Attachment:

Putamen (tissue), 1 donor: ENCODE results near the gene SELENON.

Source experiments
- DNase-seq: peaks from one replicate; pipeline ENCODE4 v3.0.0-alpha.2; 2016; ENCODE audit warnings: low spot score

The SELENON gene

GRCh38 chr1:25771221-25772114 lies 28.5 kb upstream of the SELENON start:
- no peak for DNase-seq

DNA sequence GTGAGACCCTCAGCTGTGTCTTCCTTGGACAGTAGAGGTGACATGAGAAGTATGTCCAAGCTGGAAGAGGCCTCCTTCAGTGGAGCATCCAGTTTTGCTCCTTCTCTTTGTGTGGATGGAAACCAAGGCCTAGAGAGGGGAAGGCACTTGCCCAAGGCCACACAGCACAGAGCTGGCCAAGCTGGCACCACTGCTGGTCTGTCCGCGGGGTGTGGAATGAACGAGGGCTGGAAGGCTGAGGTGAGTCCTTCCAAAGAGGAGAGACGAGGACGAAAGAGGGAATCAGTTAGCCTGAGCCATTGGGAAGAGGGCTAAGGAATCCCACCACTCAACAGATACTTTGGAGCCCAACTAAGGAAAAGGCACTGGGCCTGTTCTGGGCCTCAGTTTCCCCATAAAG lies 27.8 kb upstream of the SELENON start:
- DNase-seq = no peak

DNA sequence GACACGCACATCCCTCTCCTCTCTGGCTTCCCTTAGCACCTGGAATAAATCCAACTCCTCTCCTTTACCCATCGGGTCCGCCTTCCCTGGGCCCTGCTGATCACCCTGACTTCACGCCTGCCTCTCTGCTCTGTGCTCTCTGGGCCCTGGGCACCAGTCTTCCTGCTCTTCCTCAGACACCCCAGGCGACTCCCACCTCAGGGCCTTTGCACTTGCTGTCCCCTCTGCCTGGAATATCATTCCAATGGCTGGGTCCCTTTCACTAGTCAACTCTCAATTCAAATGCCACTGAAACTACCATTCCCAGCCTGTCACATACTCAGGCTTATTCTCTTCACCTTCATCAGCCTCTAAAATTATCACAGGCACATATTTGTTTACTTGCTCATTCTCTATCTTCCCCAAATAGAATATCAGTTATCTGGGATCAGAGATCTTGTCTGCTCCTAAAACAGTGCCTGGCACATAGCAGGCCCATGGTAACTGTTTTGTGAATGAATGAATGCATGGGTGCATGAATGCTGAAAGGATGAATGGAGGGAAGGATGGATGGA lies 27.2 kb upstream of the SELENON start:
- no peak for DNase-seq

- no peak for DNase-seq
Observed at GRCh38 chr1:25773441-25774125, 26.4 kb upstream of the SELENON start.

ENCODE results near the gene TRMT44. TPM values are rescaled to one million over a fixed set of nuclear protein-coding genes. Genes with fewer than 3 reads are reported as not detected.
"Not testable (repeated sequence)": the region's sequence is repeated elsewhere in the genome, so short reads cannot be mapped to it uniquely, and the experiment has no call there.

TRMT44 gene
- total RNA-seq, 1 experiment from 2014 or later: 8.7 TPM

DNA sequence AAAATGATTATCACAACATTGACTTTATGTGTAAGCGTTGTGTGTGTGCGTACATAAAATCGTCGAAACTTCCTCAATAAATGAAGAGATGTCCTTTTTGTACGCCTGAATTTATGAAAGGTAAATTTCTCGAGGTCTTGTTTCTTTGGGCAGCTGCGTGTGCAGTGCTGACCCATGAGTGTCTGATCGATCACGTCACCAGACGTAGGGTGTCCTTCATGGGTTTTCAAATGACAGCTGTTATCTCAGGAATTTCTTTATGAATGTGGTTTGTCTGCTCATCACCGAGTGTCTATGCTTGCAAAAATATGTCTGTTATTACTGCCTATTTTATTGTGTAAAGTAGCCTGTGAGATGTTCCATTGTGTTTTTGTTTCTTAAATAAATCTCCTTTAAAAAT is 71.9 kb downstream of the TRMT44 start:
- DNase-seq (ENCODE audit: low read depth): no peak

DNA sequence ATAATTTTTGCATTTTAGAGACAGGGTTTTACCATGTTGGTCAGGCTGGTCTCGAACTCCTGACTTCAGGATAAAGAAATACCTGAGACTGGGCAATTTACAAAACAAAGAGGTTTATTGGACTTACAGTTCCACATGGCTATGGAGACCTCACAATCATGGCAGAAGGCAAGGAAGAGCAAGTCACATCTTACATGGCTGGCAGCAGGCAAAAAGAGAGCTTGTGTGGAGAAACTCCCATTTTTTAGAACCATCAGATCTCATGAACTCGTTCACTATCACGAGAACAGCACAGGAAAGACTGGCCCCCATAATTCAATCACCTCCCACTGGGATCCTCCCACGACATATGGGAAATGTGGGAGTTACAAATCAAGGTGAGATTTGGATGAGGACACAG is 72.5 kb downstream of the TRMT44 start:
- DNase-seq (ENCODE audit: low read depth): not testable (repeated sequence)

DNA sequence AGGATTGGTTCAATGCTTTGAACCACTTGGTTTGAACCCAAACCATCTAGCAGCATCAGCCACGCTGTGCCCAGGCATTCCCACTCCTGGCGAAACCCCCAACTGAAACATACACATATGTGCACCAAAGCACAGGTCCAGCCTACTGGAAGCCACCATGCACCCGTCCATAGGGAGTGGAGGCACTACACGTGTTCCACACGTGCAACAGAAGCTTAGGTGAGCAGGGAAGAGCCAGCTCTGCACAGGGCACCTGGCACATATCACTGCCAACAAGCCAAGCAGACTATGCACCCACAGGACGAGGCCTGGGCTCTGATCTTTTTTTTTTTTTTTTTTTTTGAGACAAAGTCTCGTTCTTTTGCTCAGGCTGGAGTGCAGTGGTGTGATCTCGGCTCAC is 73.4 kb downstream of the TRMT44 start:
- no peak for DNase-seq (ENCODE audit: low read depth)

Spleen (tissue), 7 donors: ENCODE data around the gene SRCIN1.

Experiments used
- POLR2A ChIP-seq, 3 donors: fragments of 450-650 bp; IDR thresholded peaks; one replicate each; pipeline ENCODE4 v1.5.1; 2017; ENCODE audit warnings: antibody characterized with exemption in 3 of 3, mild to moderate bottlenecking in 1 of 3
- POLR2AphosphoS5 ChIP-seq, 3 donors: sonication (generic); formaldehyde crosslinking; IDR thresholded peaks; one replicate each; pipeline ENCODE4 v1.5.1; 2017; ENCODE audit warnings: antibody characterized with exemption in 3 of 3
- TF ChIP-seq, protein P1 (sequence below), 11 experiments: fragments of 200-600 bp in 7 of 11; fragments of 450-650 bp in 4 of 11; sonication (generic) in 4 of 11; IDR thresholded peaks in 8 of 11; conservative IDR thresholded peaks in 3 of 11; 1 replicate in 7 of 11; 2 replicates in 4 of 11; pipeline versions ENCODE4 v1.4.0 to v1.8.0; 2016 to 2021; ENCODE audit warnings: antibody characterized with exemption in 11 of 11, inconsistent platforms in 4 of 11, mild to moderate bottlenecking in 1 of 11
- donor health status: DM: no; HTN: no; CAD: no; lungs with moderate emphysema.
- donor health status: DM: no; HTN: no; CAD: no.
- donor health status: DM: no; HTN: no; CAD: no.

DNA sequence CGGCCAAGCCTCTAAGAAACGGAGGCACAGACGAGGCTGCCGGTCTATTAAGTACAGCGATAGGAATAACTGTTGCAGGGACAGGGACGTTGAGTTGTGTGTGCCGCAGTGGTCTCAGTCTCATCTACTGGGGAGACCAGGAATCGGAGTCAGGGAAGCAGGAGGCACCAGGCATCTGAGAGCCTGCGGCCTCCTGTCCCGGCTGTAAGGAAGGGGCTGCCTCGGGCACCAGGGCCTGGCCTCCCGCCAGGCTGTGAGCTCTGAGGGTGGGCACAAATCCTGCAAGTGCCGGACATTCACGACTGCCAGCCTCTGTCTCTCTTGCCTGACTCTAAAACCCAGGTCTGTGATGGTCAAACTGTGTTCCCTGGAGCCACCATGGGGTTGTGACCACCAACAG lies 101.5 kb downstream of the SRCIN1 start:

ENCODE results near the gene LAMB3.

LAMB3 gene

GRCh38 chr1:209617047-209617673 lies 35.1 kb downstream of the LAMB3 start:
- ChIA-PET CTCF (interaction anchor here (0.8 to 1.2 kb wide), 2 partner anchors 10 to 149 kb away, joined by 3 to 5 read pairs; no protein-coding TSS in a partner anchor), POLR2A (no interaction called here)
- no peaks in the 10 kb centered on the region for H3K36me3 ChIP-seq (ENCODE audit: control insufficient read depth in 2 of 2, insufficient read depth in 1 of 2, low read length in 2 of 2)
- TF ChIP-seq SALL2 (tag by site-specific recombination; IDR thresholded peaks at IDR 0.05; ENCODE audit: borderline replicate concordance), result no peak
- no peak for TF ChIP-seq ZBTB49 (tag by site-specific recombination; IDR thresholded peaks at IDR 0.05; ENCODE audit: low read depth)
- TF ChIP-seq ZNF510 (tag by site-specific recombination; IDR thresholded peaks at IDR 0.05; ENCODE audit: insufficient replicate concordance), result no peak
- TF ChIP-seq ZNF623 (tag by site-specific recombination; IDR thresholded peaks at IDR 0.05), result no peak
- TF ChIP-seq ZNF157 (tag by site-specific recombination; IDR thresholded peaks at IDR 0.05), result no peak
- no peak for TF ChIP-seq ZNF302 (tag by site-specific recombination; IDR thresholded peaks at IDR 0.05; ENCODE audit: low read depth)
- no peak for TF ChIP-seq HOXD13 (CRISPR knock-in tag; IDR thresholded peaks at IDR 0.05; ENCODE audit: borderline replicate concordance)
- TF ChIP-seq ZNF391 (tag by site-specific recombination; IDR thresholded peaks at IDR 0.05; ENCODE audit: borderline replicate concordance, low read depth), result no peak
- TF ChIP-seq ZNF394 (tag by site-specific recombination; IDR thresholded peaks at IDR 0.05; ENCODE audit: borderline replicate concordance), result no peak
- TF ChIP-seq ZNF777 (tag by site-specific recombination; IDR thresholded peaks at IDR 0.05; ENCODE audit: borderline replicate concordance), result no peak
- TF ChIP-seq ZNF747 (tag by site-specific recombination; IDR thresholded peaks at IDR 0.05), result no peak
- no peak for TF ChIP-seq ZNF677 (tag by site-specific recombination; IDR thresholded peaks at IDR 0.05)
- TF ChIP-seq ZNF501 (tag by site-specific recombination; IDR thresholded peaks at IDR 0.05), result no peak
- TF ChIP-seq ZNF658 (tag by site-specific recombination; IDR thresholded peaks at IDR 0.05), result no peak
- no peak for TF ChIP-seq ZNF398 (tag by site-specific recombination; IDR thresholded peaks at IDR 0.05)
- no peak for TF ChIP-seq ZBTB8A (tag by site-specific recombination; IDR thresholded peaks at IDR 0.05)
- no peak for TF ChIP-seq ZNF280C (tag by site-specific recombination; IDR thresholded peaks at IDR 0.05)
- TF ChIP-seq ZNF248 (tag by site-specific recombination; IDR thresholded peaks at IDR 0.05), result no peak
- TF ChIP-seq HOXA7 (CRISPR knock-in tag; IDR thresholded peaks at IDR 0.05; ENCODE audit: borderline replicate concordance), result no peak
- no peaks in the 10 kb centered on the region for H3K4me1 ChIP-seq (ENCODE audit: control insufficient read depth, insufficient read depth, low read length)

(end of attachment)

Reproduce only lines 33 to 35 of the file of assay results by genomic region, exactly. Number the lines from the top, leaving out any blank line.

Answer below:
LAMB3 gene

GRCh38 chr1:209617047-209617673 lies 35.1 kb downstream of the LAMB3 start:
- ChIA-PET CTCF (interaction anchor here (0.8 to 1.2 kb wide), 2 partner anchors 10 to 149 kb away, joined by 3 to 5 read pairs; no protein-coding TSS in a partner anchor), POLR2A (no interaction called here)